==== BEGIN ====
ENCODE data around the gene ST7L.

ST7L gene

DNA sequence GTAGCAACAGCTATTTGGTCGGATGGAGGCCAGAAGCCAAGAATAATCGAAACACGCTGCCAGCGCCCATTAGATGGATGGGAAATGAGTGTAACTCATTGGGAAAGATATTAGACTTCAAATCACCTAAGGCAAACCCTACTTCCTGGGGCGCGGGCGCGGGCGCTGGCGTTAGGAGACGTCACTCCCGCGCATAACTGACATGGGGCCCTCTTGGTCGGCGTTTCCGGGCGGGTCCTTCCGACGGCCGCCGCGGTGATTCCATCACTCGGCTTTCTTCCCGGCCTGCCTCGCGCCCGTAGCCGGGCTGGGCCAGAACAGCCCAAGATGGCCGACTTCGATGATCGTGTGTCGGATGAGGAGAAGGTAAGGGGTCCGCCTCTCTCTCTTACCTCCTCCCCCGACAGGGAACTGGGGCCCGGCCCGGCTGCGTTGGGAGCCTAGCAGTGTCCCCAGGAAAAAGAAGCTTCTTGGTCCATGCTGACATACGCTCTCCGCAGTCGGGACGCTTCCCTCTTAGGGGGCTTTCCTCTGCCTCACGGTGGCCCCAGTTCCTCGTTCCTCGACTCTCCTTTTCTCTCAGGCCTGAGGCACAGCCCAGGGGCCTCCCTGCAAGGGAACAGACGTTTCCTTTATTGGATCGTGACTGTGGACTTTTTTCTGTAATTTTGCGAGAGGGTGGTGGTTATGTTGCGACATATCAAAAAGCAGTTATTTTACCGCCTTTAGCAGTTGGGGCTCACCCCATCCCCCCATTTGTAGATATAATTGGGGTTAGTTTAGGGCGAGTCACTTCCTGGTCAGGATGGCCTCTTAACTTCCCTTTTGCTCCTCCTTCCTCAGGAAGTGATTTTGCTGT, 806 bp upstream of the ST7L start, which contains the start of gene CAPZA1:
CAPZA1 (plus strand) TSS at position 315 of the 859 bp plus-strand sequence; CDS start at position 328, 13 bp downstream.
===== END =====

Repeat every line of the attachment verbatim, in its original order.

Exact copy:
ENCODE data around the gene ST7L.

ST7L gene

DNA sequence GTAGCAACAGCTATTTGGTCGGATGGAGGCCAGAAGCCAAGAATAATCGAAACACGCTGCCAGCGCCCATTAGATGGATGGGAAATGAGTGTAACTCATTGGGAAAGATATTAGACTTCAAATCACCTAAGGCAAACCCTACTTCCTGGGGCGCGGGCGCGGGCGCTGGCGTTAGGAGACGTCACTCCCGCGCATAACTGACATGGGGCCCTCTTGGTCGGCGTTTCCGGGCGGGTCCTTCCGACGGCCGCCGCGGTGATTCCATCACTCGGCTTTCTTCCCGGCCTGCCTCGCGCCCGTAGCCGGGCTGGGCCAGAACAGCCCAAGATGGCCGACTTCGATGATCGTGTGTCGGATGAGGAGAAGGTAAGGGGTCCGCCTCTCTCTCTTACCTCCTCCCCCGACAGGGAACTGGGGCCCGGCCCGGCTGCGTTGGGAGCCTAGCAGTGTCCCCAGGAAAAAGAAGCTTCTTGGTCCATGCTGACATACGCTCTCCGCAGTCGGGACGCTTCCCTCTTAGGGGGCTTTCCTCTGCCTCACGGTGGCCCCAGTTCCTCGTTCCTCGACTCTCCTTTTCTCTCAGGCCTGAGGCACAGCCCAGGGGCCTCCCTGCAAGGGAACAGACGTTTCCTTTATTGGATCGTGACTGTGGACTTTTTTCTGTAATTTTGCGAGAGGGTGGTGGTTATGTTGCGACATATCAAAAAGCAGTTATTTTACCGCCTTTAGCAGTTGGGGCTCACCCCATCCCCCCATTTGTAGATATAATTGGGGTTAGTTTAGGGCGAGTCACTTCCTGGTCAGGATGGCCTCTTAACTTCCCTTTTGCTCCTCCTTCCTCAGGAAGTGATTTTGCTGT, 806 bp upstream of the ST7L start, which contains the start of gene CAPZA1:
CAPZA1 (plus strand) TSS at position 315 of the 859 bp plus-strand sequence; CDS start at position 328, 13 bp downstream.